In the Mad Scientist Laboratory (AKA my kitchen), I have been experimenting with dehydrating meat and sauces (tomato and hot sauce). I have to say that I am initially pleased with the results. I will be using these in my new recipes for pouch meals.
Now the test will be shelf stability. I did vacuum seal my jars with my new food saver. I will be keeping watch on them and smelling for rancidity and moisture over the next few weeks.
UPDATE December 12, 2015: I have gone ahead and started to freeze these meats because of further information from the National Center for Home Preservation. I no longer leave them in my pantry.
Ground Meat Experiment
I got ground beef on sale for $2.89 a pound (80/20). I cooked up the meat and broke it up into small crumbles, about the size of a dried pea. (In retrospect, I may have been able to get away with a bit larger pieces.) I then rinsed this meat in a colander after draining off the fat for a good five minutes feeling with my hands until the meat no longer left a film on my hands. 4.77 pounds of meat cooked down to 2.5 lbs cooked (52.5% of it’s original weight).
Then I loaded up the dehydrator. It took 4 trays on my Nesco. I dehydrated for 12 hours on a temperature setting of 160 degrees F. When I cooled and removed the crumbles, I inspected it for any glistening puddles which would have meant there was still fat on the meat. No fat on mine, which was good. I emptied it into a 1-1/2 pint-sized Mason jar and had a little left over, which I re-hydrated. It tasted good, but next time I will season it as it is cooking. The dehydrated weight of the ground beef was a little under 6 ounces.
The next thing I tried was using turkey meat that I got for $2.59 cents a pound. I decided I wanted to make “sausage” crumbles with this meat. This I broke into two 2.5 pound bundles. One I flavored with ham base and breakfast sausage seasonings. The second batch I flavored with ham base and Italian sausage seasonings. I then processed it just as I had done the ground beef. This meat, starting at 5 pounds, cooked down to 3 pounds, 5 ounces when cooked (66.25%). The yield turned out to be much greater on the ground turkey because of the leanness of the meat, producing a greater yield AND cost savings!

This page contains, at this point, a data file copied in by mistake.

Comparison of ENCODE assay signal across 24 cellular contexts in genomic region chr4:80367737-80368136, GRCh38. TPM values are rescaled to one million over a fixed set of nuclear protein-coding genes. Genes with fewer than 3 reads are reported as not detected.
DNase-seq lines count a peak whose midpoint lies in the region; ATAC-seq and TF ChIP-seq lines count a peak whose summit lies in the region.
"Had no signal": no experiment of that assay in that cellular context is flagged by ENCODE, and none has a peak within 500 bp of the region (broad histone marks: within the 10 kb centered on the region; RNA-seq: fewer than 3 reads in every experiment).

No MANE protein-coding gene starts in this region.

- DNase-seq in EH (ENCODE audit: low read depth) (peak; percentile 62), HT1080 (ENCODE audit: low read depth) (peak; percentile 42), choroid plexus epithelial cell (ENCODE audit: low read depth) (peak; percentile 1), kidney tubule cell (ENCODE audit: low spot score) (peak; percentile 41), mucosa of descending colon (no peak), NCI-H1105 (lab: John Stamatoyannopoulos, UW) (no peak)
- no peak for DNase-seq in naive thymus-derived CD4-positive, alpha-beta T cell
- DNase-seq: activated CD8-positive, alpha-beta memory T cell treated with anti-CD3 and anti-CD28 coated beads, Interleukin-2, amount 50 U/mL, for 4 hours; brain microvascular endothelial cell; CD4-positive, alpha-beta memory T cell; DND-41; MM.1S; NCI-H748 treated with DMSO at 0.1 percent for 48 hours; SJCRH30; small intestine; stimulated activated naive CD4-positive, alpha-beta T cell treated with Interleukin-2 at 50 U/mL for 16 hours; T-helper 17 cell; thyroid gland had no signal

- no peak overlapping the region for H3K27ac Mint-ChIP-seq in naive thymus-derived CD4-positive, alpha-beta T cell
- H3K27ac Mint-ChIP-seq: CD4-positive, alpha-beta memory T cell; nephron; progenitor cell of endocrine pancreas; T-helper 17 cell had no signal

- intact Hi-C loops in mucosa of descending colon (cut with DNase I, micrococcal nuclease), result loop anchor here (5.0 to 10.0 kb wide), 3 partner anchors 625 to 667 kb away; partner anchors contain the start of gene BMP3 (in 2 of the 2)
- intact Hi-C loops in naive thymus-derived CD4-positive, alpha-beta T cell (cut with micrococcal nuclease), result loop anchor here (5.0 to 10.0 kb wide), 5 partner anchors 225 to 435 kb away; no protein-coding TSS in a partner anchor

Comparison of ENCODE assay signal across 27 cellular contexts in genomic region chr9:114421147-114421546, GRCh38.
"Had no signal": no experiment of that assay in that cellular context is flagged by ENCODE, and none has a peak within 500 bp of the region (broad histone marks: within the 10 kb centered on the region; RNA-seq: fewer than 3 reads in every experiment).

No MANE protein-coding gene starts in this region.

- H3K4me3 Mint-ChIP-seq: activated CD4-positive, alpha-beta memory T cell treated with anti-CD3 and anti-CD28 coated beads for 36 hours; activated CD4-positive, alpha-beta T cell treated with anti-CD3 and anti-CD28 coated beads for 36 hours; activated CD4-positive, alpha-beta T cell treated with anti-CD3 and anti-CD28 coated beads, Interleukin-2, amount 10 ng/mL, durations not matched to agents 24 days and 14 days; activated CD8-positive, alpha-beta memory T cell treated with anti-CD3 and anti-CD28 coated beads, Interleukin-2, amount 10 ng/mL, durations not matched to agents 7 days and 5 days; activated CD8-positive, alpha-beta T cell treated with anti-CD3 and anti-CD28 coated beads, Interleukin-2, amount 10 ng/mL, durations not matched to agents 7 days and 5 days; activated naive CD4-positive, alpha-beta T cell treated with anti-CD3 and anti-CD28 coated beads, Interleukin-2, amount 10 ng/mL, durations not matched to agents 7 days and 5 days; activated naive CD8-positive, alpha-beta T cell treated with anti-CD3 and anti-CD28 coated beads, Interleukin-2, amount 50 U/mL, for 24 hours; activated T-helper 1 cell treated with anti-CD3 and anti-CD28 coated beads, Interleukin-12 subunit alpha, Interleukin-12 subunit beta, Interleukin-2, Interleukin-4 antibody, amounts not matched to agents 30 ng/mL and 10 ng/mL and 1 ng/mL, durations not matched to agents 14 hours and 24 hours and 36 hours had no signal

I re-hydrated these two also after filling a 2-quart Mason jar and having some of each leftover. I put them in the same jar because, in the final analysis, after having tasted them, I discovered the breakfast sausage was a bit too bland for my tastes and the Italian sausage would be a bit too spicy for my guys. Another example of “It’s all in the seasonings!”
The full procedure—with recipes for Faux Sausage Crumbles—is here.
I also tried my hand at tomato sauce and hot chili sauce I previously made and canned/bottled myself. No oils were used in the making of these two sauces so I felt fairly confident that this would work.
For the tomato sauce, I took 9 cups and distributed 1-1/2 cups on each paraflexx jerky tray for a total of 6 trays. With the hot sauce, I used 4-1/2 cups for a total of 3 trays. I used a temperature of 135ºF/55ºC. Both sauces took over 48 hours to dry. When they were finished, I broke up the leather and ground them into powder. The tomato sauce yielded a full pint Mason jar, while the hot sauce filled a 1/2 pint Mason jar. I added a few grains of rice to the bottom of each jar and vacuum sealed them.
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